January Resolutions for Your Democracy

By Angela Liptack, DTC Vice Chair

The year 2022 opens with mixed news and unwise acceptance of a “new normal.” Though the COVID-19 pandemic lingers, fast deployment of effective vaccines has saved lives and helped stabilize our healthcare system, economy, and daily routines. Our mild mid-winter weather is “weird,” but not obviously catastrophic. In Hartford—and thankfully, for the past year, in the Executive Branch in Washington—our government is led by public servants who work to deliver on democracy’s promise.

Given these realities, our New Year’s resolutions might set a low bar (“smile at strangers”—above masks, with friendly eyes). However, this month’s historical milestones give reason and inspiration to reach higher:

  • January 7th marks the one-year anniversary of Congress’s certification of the election of Joseph Biden as the 46th president of the United States, approximately 15 hours after the start of a historic assault on the U.S. Capitol, the goal of which was to overturn a verified valid election.
  • On January 11th, suffragist Dr. Alice Paul’s birthday, Ridgefielders might pause to recognize this activist and lawyer who lived in our town for several years. She endured imprisonment and forced feeding to secure, barely 100 years ago, the right to vote for U.S. women (19th Amendment, ratified 1920). 
  • On January 17th, a national holiday, all Ridgefielders are invited to attend the 26th annual event (2:00 p.m., the Ridgefield Playhouse) honoring slain civil rights activist and Nobel Peace Prize winner Dr. Martin Luther King, Jr., born on January 15th.

These three milestones have a common element: leaders who believe that, despite great headwinds and flaws, democracy can better deliver “liberty and justice for all” than any other form of government. They are not owned by any single political party. They are evidence that America’s democracy endures, in part, because courageous, principled people didn’t stand by silently. They acted.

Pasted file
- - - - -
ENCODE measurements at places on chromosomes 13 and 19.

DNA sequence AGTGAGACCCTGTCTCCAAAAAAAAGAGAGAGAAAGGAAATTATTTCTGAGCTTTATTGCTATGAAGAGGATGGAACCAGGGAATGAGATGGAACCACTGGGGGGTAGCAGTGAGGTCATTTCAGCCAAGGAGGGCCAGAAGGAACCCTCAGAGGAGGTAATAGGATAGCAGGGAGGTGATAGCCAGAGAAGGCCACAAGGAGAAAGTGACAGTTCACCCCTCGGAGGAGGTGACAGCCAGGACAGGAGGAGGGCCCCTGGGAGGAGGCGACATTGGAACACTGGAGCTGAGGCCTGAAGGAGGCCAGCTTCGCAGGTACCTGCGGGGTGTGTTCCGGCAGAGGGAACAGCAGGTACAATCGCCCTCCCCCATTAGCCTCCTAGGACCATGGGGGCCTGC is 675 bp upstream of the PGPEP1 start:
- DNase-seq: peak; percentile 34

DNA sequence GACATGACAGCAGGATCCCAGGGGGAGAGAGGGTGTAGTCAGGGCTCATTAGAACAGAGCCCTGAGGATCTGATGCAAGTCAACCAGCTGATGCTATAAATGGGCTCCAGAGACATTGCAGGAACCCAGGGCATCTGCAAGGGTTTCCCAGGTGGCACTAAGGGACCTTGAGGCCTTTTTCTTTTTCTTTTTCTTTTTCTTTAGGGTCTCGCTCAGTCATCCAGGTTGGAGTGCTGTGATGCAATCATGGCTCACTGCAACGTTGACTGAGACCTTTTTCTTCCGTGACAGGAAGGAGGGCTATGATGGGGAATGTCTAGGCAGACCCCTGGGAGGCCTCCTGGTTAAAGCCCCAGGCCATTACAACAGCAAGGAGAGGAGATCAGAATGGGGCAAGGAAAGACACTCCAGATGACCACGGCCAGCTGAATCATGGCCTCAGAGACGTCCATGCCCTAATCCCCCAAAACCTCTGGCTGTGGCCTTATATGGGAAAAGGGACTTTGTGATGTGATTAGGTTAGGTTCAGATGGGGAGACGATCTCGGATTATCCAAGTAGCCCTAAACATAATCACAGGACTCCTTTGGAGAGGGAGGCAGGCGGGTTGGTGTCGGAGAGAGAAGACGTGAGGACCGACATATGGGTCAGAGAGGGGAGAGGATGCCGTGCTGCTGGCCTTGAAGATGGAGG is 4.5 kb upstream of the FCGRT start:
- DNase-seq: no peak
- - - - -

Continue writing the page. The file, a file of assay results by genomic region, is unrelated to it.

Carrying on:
This year, on January 6th, Ridgefield Democrats urge all to think of the U.S. Capitol Police who put their lives on the line one year ago to defend the seat of our democracy. Though outnumbered, their dedication, skill and quick action helped avert what could have been serious injury or death for multiple members and staff of Congress—of both parties—and also of then-Vice President Mike Pence. 

We also number Republican Congresswoman Liz Cheney among the defenders of democracy. Cheney is a vocal, full member of the U.S. House Select Committee to Investigate the January 6th Attack on the U.S. Capitol. She stands virtually alone, vilified within her own party, the subject of constant harassment for following through on her declaration that, “When a threat to our constitutional order arises, as it has here, we are obligated to rise above politics.” Read here her eloquent words about this effort. 

Liz Cheney took an oath upon being elected to Congress, as do, notably, persons who apply for U.S. citizenship. These oaths include the requirement to “support and defend the Constitution and laws of the United States of America against all enemies, foreign and domestic.” If those of us who were entitled to U.S. citizenship at birth were to take the naturalization oath as seriously as new U.S. citizens do, would that not require us to act—particularly in 2022? 

There was no “off year” for those on whose shoulders we stand—not for hunger-striking Paul forcibly fed raw eggs in jail, not for King gunned down in a Tennessee motel, and obviously not for the U.S. Capitol Police when physically attacked by people wearing military-grade combat gear and waving Confederate flags. 

The 2016 and 2020 election results suggest that filling out a ballot is not enough. It’s time for ambitious New Year’s resolutions to act more intentionally for democracy. Ease into it by joining one of the many virtual or outdoor vigils on January 6th, most sponsored by organizations that welcome—and train—volunteers for efforts to strengthen our democracy nationwide. Then, if you don’t already, commit to attend and ask questions at an upcoming Democratic Town Committee or town board meeting, at a public hearing in Hartford, at a Town Hall with Ridgefield’s state or federal legislators. It’s one way to learn about—and hold accountable—those who will make (or break) the everyday mechanics of democracy. 

The year 2022 is pivotal. Much depends on what happens on local election boards, in newsrooms and state legislatures, and with voting practices. As you make your New Year’s resolutions, think about what you will say to your children and grandchildren a year from now, in January 2023. Most especially, how will you account for your actions between now and January 20, 2025, if—on that Inauguration Day—the person who stands before us swears, but has no intention, to “support and defend the Constitution and laws of the United States of America against all enemies, foreign and domestic”?